SCREEN-L Archives

April 1996, Week 1


Options: Use Monospaced Font
Show Text Part by Default
Show All Mail Headers

Message: [<< First] [< Prev] [Next >] [Last >>]
Topic: [<< First] [< Prev] [Next >] [Last >>]
Author: [<< First] [< Prev] [Next >] [Last >>]

Print Reply
Rick Prelinger <[log in to unmask]>
Reply To:
Film and TV Studies Discussion List <[log in to unmask]>
Fri, 5 Apr 1996 08:34:21 -0500
text/plain (49 lines)
I find that broaching the subject of industrial film often brings up more
questions than answers.  For example, what is "industrial film?"  How broad
is this genre (or subgenre)?  Does it describe films about production
processes, training films, and records of manufacturing, or does it also
encompass the hundreds of thousands of films produced by manufacturers to
promote their products, naturalize their corporations in the public eye, or
express corporate points of view?  As fas as I know, no one in the U.S. has
addressed this problem, at least in the past forty years or so.
Until the seventies _Business Screen,_ published ten times a year by Ott
Coelln out of Chicago, was the trade journal of industrial and sponsored
film.  As the genre became subsumed into the even more nebulous area of
"corporate video," the journal slowly faded away until it was acquired by
_Backstage_ and disappeared.  There are ample periodical references between
the 1920s and 1960s, and many books on how to produce, sell and distribute
industrial films, but almost no recent scholarship seems to exist.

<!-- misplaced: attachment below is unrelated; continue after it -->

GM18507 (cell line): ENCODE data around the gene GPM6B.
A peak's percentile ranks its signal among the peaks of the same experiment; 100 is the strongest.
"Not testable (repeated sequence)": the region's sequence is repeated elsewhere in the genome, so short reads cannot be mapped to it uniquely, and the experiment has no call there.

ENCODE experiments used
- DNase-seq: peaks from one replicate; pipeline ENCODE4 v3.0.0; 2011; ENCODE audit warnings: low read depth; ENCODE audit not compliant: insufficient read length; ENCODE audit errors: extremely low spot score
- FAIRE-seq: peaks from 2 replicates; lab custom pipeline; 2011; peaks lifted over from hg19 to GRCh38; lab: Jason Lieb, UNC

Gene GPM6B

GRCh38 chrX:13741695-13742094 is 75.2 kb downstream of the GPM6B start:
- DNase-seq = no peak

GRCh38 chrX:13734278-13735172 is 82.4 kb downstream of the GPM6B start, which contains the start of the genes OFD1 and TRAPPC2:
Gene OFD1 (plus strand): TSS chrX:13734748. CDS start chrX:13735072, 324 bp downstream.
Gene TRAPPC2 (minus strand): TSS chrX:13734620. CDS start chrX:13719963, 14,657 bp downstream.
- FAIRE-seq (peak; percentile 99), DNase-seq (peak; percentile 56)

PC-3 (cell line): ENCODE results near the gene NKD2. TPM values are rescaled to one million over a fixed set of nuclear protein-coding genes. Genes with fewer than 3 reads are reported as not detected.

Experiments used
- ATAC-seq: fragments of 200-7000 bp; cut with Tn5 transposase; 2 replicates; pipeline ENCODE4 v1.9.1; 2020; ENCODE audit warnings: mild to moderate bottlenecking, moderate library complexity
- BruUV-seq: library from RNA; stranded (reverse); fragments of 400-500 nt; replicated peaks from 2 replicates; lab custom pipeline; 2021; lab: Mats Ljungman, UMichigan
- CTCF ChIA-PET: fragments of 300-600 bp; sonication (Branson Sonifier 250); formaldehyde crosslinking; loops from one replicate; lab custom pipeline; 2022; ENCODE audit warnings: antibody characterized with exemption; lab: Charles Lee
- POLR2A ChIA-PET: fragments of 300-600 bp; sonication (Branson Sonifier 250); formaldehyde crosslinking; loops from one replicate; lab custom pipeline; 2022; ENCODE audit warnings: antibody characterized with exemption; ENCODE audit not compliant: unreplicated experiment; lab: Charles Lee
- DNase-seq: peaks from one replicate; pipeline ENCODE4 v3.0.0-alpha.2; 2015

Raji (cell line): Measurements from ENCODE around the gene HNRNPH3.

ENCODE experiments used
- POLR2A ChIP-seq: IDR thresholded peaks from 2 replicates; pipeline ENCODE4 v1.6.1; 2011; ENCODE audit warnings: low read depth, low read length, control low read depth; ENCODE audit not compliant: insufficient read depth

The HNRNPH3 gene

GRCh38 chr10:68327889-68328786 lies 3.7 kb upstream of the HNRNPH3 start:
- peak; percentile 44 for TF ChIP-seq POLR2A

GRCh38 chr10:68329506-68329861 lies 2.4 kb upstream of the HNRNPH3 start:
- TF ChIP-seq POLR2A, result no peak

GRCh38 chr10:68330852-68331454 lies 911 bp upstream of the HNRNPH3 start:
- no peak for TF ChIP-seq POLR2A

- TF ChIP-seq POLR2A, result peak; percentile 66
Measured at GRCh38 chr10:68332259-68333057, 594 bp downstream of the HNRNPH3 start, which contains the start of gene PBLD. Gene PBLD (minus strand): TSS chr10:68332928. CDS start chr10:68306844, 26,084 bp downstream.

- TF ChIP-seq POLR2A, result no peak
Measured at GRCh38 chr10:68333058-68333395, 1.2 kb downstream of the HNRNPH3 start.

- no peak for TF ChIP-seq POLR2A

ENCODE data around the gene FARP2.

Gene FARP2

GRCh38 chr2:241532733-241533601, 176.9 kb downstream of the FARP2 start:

Access to industrial films is probably best achieved through the excellent
American Archives of the Factual Film at Iowa State University.  A portion
of their catalog and background information is available on the net.  AAFF
also holds paper records from many important figures in the field.
My archives holds several thousand (and perhaps many more) industrial
films.  It's accessible to scholars, limited only by availability of time.
Write me for more information.
I have tried to address the obscurity of industrial films with my new
CD-ROM series, _Our Secret Century._  The first four volumes will be in
stores within the next week or so, and the remaining eight will be
available later this year. The series contains 100 films, about 40 of which
could be characterized as "industrial," with ample background information,
program notes and collateral materials.
For further information, email me or visit Voyager's website at
Rick Prelinger
Prelinger Archives
430 West 14th Street, Room 403 / New York, NY 10014 USA
212 633-2020 / Fax: 212 255-5139
[log in to unmask]
To signoff SCREEN-L, e-mail [log in to unmask] and put SIGNOFF SCREEN-L
in the message.  Problems?  Contact [log in to unmask]